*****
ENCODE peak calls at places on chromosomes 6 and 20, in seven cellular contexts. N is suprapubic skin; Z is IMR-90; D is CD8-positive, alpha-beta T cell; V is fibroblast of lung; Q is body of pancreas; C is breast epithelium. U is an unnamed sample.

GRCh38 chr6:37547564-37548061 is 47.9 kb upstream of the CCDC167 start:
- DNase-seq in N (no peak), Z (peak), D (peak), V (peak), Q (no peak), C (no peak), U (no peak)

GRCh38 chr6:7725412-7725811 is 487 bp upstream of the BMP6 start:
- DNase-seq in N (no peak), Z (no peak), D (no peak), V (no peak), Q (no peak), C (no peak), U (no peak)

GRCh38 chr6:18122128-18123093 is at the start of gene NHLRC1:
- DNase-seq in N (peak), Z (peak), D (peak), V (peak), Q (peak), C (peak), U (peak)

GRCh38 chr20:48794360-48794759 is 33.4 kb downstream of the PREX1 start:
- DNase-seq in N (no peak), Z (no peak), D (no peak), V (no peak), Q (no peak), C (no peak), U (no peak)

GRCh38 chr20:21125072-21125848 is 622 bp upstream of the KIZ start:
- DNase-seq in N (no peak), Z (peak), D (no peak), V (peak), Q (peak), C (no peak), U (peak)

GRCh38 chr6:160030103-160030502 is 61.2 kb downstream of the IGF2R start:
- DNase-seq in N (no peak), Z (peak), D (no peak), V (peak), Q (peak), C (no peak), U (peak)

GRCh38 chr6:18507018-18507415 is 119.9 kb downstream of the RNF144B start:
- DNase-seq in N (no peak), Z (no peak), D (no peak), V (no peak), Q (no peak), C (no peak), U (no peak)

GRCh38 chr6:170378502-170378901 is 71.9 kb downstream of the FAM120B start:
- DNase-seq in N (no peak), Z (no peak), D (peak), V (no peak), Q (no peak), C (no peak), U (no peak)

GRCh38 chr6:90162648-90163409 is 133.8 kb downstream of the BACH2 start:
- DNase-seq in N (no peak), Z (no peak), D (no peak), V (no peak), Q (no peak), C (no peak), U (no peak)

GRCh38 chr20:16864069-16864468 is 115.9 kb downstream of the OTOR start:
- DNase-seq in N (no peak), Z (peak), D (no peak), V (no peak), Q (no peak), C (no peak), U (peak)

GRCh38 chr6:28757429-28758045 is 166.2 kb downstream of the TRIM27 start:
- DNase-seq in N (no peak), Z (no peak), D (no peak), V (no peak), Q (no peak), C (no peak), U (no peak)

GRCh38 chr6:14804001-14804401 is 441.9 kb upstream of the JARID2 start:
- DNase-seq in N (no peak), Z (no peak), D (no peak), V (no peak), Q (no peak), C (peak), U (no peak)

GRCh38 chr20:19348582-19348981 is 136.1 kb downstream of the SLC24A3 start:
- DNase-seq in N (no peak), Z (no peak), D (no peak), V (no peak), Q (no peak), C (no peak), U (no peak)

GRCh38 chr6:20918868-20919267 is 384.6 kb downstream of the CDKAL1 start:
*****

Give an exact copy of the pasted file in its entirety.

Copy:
ENCODE peak calls at places on chromosomes 6 and 20, in seven cellular contexts. N is suprapubic skin; Z is IMR-90; D is CD8-positive, alpha-beta T cell; V is fibroblast of lung; Q is body of pancreas; C is breast epithelium. U is an unnamed sample.

GRCh38 chr6:37547564-37548061 is 47.9 kb upstream of the CCDC167 start:
- DNase-seq in N (no peak), Z (peak), D (peak), V (peak), Q (no peak), C (no peak), U (no peak)

GRCh38 chr6:7725412-7725811 is 487 bp upstream of the BMP6 start:
- DNase-seq in N (no peak), Z (no peak), D (no peak), V (no peak), Q (no peak), C (no peak), U (no peak)

GRCh38 chr6:18122128-18123093 is at the start of gene NHLRC1:
- DNase-seq in N (peak), Z (peak), D (peak), V (peak), Q (peak), C (peak), U (peak)

GRCh38 chr20:48794360-48794759 is 33.4 kb downstream of the PREX1 start:
- DNase-seq in N (no peak), Z (no peak), D (no peak), V (no peak), Q (no peak), C (no peak), U (no peak)

GRCh38 chr20:21125072-21125848 is 622 bp upstream of the KIZ start:
- DNase-seq in N (no peak), Z (peak), D (no peak), V (peak), Q (peak), C (no peak), U (peak)

GRCh38 chr6:160030103-160030502 is 61.2 kb downstream of the IGF2R start:
- DNase-seq in N (no peak), Z (peak), D (no peak), V (peak), Q (peak), C (no peak), U (peak)

GRCh38 chr6:18507018-18507415 is 119.9 kb downstream of the RNF144B start:
- DNase-seq in N (no peak), Z (no peak), D (no peak), V (no peak), Q (no peak), C (no peak), U (no peak)

GRCh38 chr6:170378502-170378901 is 71.9 kb downstream of the FAM120B start:
- DNase-seq in N (no peak), Z (no peak), D (peak), V (no peak), Q (no peak), C (no peak), U (no peak)

GRCh38 chr6:90162648-90163409 is 133.8 kb downstream of the BACH2 start:
- DNase-seq in N (no peak), Z (no peak), D (no peak), V (no peak), Q (no peak), C (no peak), U (no peak)

GRCh38 chr20:16864069-16864468 is 115.9 kb downstream of the OTOR start:
- DNase-seq in N (no peak), Z (peak), D (no peak), V (no peak), Q (no peak), C (no peak), U (peak)

GRCh38 chr6:28757429-28758045 is 166.2 kb downstream of the TRIM27 start:
- DNase-seq in N (no peak), Z (no peak), D (no peak), V (no peak), Q (no peak), C (no peak), U (no peak)

GRCh38 chr6:14804001-14804401 is 441.9 kb upstream of the JARID2 start:
- DNase-seq in N (no peak), Z (no peak), D (no peak), V (no peak), Q (no peak), C (peak), U (no peak)

GRCh38 chr20:19348582-19348981 is 136.1 kb downstream of the SLC24A3 start:
- DNase-seq in N (no peak), Z (no peak), D (no peak), V (no peak), Q (no peak), C (no peak), U (no peak)

GRCh38 chr6:20918868-20919267 is 384.6 kb downstream of the CDKAL1 start: